So, you’re conscious about what you buy, you try to reduce your energy consumption at home and you are fanatical about recycling. But what about your workplace? Whether you are self-employed, run your own business or have a 9-5 job in the corporate world, the hours you spend toiling away at work could be having significant negative consequences on the environment. This is especially true in large offices that require tremendous energy use to run air-conditioning, multiple computers and other electronic equipment that keeps the workplace efficient. However, there are simple steps that you and your employer can take to minimize the damage. If done right, acting sustainably in the workplace will not only limit your environmental impact, but can also save you or your employer a lot of money, by reducing energy consumed, office supplies needed and the amount of waste generated. Keeping with the theme of the three R’s (Reduce, Reuse, Recycle), here are some practical ways to go greener in the workplace:
1. Go paperless: You really don’t need paper to be productive in the workplace! Reduce the amount of paper used by working electronically. Communicate with employees and co-workers via phone, email or with instant messaging services instead of writing out notes and memos. Avoid printing documents if you need to review them or using notepads at meetings; instead, use your laptop wherever possible. Paper is unfortunately still the largest source of office waste, so every little effort made to reduce paper waste can go a long way to reducing overall waste generated.
2. Improve energy efficiency: Making simple modifications and behavioral changes in the workplace can help your business (or your employer) save some money while helping save the planet. Some easy energy efficient modifications that can be implemented include: leaving reminders to turn off lights when a room is not in use, setting thermostats on a timer to turn on a little before the work day begins and turn off when the work day is over, and installing ceiling fans throughout the building to help keep the office cool.
3. Carpool or bike to work: If you live in the general area of some of your co-workers, try and set up a carpool schedule, where you and your co-workers take turns driving each other to work. This will help reduce gas consumption, as well as air pollution. Depending on where you live, biking to work may also be a cheap and healthy alternative. The popularity of urban biking has skyrocketed in several cities in the U.S. and globally. Further, the proliferation of bike-lanes and bike-sharing programs in several cities has made biking a very safe and convenient option.
4. Public transportation: If you don’t live near co-workers and can’t set up a car pool, or live too far from your workplace to make biking a viable option, public transportation is an excellent green alternative. It cuts down on fuel usage and air pollution, and without having to pay attention to the road, it frees up time for you to read or work!
5. Plant a green roof: This involves planting a garden on top of a building’s roof. This extra layer of plants and soil will help keep a building thermally insulated, keeping it cooler during hot summer months and warmer during the winter, which can significantly reduce the energy used to regulate a buildings temperature. Planting a green roof can also add to the aesthetics of the building, and can provide a more pleasant, relaxing setting for employees.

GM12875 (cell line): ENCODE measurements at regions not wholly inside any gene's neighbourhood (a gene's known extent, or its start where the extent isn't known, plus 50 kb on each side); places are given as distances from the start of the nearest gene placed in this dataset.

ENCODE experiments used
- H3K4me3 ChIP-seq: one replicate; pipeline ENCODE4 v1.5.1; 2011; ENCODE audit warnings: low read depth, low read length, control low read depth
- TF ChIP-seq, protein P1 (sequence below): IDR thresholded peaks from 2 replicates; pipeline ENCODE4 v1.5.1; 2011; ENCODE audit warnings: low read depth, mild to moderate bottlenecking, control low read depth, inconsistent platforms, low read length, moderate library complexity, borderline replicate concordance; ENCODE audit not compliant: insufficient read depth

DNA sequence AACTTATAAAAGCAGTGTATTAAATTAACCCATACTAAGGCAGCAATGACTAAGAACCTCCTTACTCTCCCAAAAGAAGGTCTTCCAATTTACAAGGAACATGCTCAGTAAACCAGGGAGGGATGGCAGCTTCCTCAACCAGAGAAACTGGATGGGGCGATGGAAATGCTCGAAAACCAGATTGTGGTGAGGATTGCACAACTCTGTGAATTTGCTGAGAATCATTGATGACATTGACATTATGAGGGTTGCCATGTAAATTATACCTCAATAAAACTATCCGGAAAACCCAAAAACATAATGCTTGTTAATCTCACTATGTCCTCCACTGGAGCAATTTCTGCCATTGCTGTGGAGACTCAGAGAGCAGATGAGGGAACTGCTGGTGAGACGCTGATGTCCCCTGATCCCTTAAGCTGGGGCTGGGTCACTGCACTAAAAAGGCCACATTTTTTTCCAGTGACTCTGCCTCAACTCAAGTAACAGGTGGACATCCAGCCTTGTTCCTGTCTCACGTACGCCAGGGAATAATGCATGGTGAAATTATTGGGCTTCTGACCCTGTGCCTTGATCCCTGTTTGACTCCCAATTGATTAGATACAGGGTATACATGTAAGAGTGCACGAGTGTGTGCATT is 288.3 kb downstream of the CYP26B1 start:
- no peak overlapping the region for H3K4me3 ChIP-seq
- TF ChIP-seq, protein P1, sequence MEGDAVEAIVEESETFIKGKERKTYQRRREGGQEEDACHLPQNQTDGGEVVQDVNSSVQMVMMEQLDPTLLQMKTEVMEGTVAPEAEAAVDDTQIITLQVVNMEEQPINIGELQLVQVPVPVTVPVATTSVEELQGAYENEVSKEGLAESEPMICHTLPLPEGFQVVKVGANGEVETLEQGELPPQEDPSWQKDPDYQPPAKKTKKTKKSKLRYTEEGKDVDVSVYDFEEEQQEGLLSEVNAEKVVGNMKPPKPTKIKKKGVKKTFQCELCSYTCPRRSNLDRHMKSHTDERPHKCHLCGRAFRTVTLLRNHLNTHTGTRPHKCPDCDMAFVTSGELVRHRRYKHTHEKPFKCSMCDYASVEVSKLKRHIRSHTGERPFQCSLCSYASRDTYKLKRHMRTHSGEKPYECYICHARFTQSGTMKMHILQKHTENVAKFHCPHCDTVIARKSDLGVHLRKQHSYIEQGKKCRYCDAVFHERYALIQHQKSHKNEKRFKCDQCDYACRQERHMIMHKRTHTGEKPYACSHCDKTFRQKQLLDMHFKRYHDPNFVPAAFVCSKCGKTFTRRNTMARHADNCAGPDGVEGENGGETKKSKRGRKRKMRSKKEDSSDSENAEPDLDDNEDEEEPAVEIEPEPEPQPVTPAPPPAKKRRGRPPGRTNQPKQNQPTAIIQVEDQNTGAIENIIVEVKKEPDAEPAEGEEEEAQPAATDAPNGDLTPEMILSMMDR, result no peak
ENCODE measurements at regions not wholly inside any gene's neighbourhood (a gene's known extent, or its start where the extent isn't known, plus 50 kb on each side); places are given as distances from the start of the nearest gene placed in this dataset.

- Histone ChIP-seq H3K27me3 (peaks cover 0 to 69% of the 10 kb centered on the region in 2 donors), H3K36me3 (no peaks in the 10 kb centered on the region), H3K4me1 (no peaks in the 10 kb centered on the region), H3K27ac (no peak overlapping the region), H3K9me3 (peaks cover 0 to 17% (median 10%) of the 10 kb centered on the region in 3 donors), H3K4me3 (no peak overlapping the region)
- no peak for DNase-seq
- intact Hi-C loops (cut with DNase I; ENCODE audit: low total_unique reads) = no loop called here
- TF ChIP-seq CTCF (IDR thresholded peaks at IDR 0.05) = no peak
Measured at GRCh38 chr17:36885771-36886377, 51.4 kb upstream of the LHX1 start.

6. Use a coffee mug: Instead of wasting paper by using a new paper coffee cup every day at work, get a reusable coffee mug. This is an easy way to cut down on waste generated at the office, and a fun way to show off your personality. There are websites, such as Cafepress.com, which allow you to design your own coffee mug and lets you add your own personalized pictures or text. Also remember to avoid using plastic cups for water at work and carry a reusable stainless steel bottle instead.
7. Reuse scrap paper and office supplies: If you really have to use paper, avoid using new paper to write personal memos, notes or to-do lists and use scrap paper instead. Keep used paper clips, binder clips and rubber bands at your desk to be used again. This is another great way to cut down on the amount of materials wasted on day to day activities.
8. Set up a recycling program at your office: If you don’t have one already, take the initiative to start up a recycling program at your office (or encourage your employer to do so). If possible, get together with other employees and form a team with the goal of initiating a recycling program. Then determine what materials you want to recycle. The biggest waste component is going to be paper waste from the office, but determine what else your office produces that can be recycled. Then contact your property manager to try and arrange for the recyclables to be picked up. If a pick up service isn’t available, look into drop off recycling sites in the area, and form a drop off schedule. Let your co-workers know about the new initiative, and if possible try and hold a kickoff event to get everyone on board!
9. Buy products made from recyclables: Encourage your employer to support recycling efforts by buying office paper and break room paper towels/napkins made from recycled paper. When possible, try and purchase office supplies that are made with post consumer content.
10. Learn where you can dispose/recycle electronic waste: Electronic waste (E-waste) can cause significant problems for the environment when disposed improperly. E-waste uses lead soldering, which can cause soil and groundwater contamination problems by leaching out of landfills. There are certain facilities and organizations that break down E-waste and dispose it properly. Read our article on combating E-Waste for more information and tips.